What Is It Really Like to Have Coronavirus? Patients Share Their Stories

coronavirus mask

By now, most of us are aware of the coronavirus symptoms and how it spreads from person-to-person, but there is little information out there on what it actually feels like to have the virus. For the (many) lucky ones who survive it, some report feeling like they had a bad cold, allergies or no symptoms at all, while others say it was the worst two weeks of their lives. They report terrible chills, being constantly winded, horrible lung pain, headaches and a hacking cough that won’t let up. So we wondered—what does it really feel like to have coronavirus? Here are five personal experiences shared on social media recently, that shed some light on the virus that is threatening us all, and why we should be taking self-isolating very seriously.

The below first-person accounts were shared publicly on social media and with other media outlets.

Michael Bane, Chicago, IL

“It’s brutal, and I have no doubt it can kill you.”

Bane, a husband and father, shared his powerful story of battling COVID-19 to show others who were saying it’s just a bad cold how brutal the virus really is.

“I’m a 42-year-old male who is relatively healthy. I exercise regularly, and generally avoid being ill,” he wrote. Bane believes he contracted the virus while visiting his wife at work at Rush University Medical Center. His symptoms included a very high fever, extremely painful body aches that kept him from sleep, profuse sweating, feeling like his skin was on fire at times and frequent coughing fits. When he did feel better, he found that he just got worse – showing that often the virus does make some think they are recovering before it really hits. His Facebook post is a long read, but extremely eye opening to the timeline of how the virus affects a seemingly health person, and the hurdles he encountered in being tested and eventually admitted, which most likely saved his life.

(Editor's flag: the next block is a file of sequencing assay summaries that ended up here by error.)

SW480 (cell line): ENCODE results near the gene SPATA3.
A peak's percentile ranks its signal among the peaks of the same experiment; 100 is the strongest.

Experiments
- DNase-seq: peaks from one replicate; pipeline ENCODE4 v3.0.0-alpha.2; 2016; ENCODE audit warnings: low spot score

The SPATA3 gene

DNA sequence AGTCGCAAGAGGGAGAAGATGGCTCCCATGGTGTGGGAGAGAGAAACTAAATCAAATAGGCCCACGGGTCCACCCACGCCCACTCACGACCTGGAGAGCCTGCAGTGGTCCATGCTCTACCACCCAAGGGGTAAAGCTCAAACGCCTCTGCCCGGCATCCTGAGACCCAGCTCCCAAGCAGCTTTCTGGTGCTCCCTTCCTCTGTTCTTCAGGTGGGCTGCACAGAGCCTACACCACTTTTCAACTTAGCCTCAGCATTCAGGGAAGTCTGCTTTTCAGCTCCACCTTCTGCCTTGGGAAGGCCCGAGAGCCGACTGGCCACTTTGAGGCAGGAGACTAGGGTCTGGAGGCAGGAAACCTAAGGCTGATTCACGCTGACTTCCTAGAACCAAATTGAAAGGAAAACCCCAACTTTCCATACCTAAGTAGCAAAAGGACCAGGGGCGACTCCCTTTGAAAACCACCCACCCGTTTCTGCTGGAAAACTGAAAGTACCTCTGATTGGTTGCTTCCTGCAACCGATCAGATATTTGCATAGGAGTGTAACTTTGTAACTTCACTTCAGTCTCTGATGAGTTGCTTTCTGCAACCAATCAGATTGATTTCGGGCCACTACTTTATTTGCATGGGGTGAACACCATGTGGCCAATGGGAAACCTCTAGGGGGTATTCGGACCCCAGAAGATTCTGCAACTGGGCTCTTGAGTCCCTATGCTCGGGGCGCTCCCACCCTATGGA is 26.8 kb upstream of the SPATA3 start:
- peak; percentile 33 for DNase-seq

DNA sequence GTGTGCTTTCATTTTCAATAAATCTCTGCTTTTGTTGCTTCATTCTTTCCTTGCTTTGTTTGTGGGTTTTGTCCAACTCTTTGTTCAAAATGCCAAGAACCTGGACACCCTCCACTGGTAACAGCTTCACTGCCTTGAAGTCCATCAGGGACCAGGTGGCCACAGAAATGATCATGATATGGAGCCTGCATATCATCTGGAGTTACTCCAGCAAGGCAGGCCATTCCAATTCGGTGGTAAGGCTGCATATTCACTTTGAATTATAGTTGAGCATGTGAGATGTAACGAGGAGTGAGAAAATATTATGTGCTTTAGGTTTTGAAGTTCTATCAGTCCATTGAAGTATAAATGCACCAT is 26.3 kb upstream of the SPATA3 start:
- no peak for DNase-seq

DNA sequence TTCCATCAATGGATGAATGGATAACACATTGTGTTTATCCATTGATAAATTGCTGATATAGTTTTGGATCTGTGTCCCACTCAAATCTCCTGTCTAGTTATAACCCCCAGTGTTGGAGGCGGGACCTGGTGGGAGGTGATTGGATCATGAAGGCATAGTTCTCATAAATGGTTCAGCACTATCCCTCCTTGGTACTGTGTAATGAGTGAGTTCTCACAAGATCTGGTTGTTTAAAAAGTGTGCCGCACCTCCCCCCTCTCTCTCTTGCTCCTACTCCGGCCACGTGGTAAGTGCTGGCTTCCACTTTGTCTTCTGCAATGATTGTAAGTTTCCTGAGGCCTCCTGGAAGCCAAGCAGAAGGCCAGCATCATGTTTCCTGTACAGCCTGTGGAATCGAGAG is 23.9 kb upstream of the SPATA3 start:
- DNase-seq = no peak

Bane told CBS Chicago‘s Suzanne Le Mignot that he is improving, but cannot be released from the hospital until his fevers go down and he needs to stay hydrated. “If you have loved ones, you don’t want to get this,” he told Le Mignot over video, “You’ve got to take it seriously, because we’re not all going to survive. It’s real, and it’s brutal.”

Justin Wilhite, Rancho Cordova, CA

“Don’t sleep on this thing people”

Wilhite, who is currently recovering, is sharing his experience with coronavirus on Twitter, often doing live Q&As so he can help as many people as possible realize that the virus, and all precautions in place, need to be taken seriously. On March 22 he wrote, “Word of the day is FATIGUE! That’s the prevalent deal right now. Headache is still around, lung pain is subsiding, and breathing is painless, FINALLY!”

Wilhite told ABC 10 in Sacramento that “he went to the Emergency Room after passing out and having difficulty breathing, but medical staff treated him for the flu, unaware that he was carrying coronavirus. However, he was simply not recovering, despite flu medication that doctors gave him and soon returned to the ER.” It was later confirmed that Wilhite did have coronavirus. “Don’t think chest pain like a heart attack or flu,” he said. “This isn’t the flu. We all pretty much know the flu. Think deeper, think lung pain.”

One unique aspect to note about Wilhite’s experience, is that he did not have a fever, a major indicator in the list of COVID-19 symptoms. This really proves that every case is unique.

Amy Brock, Summit County, Ohio

“I am the face of this infection. It is brutal and I’m a healthy 48-year-old with no underlying conditions.”